Tyrone Woods is that I would do everything in my power to seek
the truth, the whole truth, and nothing but the truth, so help me
God.
The chairman said that he would transcend politics, and that
is a quote. He stated these words, and they meant so much when
he said them. He said, If we engage in a process that is not fair
according to the American people, we will be punished, as we
should be, for that.
Unfortunately, since then, Democrats have been excluded from
core components of this investigation. People may find it difficult
to believe, but eight months into this investigation, Democrats and
Republicans on this committee have not spoken jointly with even
a single witness. Instead, we were stunned to discover that the
chairman and his staff have interviewed at least five individuals on
their own without including Democrats or even notifying us.
We learned about these interviews from the witnesses themselves and from press accounts, not from our Republican colleagues. Even worse, when our staff inquired about some of these
interviews, Republicans downplayed their significance. They said
these interviews were not important, that one of them said nothing, quote, of note, and that the committee did not plan to use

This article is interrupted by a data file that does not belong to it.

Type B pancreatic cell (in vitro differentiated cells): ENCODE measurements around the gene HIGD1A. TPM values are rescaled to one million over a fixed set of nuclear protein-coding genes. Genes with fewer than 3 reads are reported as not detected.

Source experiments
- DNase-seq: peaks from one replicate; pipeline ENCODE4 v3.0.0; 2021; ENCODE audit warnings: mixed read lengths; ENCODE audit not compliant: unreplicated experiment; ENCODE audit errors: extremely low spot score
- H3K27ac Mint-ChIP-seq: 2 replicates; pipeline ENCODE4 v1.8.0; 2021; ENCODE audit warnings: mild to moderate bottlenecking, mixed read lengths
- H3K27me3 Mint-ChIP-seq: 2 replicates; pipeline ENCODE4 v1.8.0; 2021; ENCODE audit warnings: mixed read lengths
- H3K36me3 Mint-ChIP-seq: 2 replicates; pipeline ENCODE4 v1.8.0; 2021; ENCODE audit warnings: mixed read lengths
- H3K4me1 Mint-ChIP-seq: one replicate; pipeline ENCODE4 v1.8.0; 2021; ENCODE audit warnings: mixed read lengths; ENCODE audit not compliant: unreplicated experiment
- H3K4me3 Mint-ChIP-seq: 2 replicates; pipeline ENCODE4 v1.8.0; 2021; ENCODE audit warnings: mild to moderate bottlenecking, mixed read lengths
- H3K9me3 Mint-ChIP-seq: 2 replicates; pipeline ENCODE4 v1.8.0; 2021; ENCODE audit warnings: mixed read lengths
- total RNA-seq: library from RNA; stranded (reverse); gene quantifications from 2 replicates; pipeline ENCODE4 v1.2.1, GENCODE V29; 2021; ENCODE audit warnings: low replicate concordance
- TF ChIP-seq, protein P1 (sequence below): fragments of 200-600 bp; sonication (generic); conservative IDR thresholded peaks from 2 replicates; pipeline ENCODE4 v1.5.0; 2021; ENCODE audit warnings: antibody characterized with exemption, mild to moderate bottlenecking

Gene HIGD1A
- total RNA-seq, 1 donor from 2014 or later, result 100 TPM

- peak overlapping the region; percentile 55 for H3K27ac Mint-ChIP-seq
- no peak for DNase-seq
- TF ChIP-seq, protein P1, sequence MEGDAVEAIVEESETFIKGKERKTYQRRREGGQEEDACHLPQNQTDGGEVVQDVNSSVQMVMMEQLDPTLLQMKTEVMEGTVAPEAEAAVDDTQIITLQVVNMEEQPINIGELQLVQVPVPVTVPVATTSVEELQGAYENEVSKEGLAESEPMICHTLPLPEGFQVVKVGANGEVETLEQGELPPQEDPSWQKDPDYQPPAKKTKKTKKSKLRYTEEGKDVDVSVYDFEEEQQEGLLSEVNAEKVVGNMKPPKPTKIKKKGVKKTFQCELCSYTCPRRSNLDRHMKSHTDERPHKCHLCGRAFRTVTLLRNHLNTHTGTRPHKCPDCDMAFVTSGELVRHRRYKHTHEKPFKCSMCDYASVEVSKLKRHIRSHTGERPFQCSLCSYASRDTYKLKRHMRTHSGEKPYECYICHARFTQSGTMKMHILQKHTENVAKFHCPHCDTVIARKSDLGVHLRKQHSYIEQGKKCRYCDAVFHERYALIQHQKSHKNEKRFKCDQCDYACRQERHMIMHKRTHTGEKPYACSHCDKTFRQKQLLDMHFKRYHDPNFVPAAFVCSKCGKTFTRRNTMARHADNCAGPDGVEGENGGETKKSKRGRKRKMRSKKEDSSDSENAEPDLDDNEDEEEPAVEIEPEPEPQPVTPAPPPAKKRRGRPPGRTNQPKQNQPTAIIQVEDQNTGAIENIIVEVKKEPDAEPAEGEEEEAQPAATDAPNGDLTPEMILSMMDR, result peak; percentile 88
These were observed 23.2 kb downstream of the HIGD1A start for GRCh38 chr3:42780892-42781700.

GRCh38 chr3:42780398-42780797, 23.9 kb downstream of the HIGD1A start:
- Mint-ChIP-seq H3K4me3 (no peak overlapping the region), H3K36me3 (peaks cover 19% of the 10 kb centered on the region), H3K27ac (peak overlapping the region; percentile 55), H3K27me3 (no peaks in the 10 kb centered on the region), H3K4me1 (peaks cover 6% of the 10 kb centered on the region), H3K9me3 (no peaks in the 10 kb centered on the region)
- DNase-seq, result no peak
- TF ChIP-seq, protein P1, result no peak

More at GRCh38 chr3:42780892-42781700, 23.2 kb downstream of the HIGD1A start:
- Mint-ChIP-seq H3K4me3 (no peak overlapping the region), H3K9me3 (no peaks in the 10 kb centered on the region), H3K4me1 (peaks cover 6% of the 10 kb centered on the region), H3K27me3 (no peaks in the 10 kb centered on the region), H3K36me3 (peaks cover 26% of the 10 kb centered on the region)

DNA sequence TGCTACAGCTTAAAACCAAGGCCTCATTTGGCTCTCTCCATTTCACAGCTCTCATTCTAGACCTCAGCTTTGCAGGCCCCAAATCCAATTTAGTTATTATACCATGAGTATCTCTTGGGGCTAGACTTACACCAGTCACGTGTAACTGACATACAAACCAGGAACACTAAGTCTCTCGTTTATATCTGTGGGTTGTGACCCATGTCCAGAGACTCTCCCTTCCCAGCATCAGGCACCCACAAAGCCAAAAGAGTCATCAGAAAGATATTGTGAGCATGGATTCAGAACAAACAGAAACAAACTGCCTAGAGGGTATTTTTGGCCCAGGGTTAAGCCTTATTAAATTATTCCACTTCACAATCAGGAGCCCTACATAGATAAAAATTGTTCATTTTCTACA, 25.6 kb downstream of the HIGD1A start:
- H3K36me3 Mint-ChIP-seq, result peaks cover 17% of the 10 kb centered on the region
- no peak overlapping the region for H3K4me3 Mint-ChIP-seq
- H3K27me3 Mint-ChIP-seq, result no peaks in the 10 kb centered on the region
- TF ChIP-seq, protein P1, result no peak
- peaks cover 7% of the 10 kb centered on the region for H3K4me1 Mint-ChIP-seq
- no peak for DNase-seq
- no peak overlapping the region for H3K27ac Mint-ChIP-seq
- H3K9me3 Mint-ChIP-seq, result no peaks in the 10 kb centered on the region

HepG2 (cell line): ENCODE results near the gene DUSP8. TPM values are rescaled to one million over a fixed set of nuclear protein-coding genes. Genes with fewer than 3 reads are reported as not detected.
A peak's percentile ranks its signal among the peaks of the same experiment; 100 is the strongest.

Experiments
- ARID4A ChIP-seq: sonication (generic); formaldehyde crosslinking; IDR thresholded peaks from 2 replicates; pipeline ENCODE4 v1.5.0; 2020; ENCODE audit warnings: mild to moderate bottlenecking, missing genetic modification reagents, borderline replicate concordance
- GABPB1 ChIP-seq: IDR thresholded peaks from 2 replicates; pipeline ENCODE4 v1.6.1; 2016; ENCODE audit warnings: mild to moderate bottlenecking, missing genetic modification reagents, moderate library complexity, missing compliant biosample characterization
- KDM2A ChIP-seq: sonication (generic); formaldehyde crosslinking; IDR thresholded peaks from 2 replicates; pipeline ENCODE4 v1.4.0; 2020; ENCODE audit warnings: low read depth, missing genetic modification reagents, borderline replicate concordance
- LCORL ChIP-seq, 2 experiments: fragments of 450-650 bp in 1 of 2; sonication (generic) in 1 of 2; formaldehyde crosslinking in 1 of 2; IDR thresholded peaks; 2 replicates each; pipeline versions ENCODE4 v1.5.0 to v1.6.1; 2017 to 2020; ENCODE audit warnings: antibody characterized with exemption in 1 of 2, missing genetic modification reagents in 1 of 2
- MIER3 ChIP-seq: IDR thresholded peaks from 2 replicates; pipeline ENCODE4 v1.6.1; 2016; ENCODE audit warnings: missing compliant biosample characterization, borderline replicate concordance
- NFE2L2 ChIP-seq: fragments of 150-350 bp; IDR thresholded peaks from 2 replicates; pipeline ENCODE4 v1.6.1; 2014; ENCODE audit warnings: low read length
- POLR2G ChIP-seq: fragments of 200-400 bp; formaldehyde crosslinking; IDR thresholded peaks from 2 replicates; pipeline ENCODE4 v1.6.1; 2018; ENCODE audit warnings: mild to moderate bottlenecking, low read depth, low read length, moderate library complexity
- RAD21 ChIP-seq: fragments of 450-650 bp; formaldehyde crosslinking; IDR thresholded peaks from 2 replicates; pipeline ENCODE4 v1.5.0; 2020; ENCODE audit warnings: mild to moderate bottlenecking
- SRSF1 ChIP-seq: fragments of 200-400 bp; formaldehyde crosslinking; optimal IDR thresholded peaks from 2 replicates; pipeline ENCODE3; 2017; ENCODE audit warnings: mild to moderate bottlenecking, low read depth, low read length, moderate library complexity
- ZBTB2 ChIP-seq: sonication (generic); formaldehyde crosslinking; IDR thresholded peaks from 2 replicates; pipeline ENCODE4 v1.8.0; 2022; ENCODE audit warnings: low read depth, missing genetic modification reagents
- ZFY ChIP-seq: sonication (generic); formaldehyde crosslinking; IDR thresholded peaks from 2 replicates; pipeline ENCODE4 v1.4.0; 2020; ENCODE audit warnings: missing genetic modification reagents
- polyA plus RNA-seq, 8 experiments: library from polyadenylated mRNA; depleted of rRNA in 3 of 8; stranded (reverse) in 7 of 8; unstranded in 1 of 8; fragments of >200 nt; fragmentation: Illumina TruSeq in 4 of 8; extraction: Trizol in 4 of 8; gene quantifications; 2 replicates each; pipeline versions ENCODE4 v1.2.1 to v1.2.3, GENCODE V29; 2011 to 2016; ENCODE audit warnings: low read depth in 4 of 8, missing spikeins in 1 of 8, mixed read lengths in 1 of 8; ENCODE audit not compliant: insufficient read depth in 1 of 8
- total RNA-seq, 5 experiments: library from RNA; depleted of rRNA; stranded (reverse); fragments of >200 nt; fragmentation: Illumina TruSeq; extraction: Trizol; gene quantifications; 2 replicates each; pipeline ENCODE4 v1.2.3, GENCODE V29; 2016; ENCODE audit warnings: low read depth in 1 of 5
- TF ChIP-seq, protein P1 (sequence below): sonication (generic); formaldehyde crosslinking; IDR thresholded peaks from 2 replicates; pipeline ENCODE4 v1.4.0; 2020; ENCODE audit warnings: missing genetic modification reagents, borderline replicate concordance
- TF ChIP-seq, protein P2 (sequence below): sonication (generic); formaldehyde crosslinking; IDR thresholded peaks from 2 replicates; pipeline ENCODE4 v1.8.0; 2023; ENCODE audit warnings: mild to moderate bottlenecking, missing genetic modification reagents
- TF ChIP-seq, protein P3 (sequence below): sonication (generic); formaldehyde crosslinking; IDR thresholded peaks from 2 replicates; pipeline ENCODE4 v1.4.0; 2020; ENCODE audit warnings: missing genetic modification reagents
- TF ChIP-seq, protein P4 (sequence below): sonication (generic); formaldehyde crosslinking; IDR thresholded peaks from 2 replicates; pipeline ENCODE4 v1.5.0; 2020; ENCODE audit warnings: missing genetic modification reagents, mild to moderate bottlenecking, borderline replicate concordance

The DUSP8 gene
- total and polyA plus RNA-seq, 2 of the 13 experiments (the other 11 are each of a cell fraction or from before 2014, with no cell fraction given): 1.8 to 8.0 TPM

them.
But when we spoke to these witnesses, we got a different story.
They shared key facts that undermine allegations the committee is
investigating. Let me repeat that. When Democrats had a chance
to interview some of these individuals, they provided factual information that counters the allegations this committee is investigating. Rather than bringing this information forward when the
committee first obtained it, the information was buried.
The chairman is right; we need all of the factsfacts that may
not be consistent with some of the things that we are hearingbecause the families of those four Americans deserve that, and the
American people deserve itthe truth, the whole truth and nothing but the truth.
These are not actions of a bipartisan investigation, to have secret
meetings with witnesses. The way to honor the four Americans
killed in Benghazi is to seek the truth, not to ignore the facts that
contradict a preconceived political narrative. A credible investiga-

VerDate Sep 11 2014

06:20 Mar 05, 2015

Jkt 093579

PO 00000

Frm 00006

Fmt 6633

Sfmt 6602

E:\HR\OC\A579.XXX

A579

smartinez on DSK4TPTVN1PROD with HEARING

5
tion recognizes the importance of collecting these facts and putting
to rest false allegations rather than allowing them to fester.
To try to address these problems, we asked the chairman to hold
a vote on basic committee rules. We just want some rules. We
wanted to ensure that all members, both Republicans and Democratsand I emphasize that, both Republicans and Democrats
could participate fully in the investigation and would no longer be
excluded.
Some may recall that our hearing in December was delayed because Democrats were meeting with the chairman beforehand to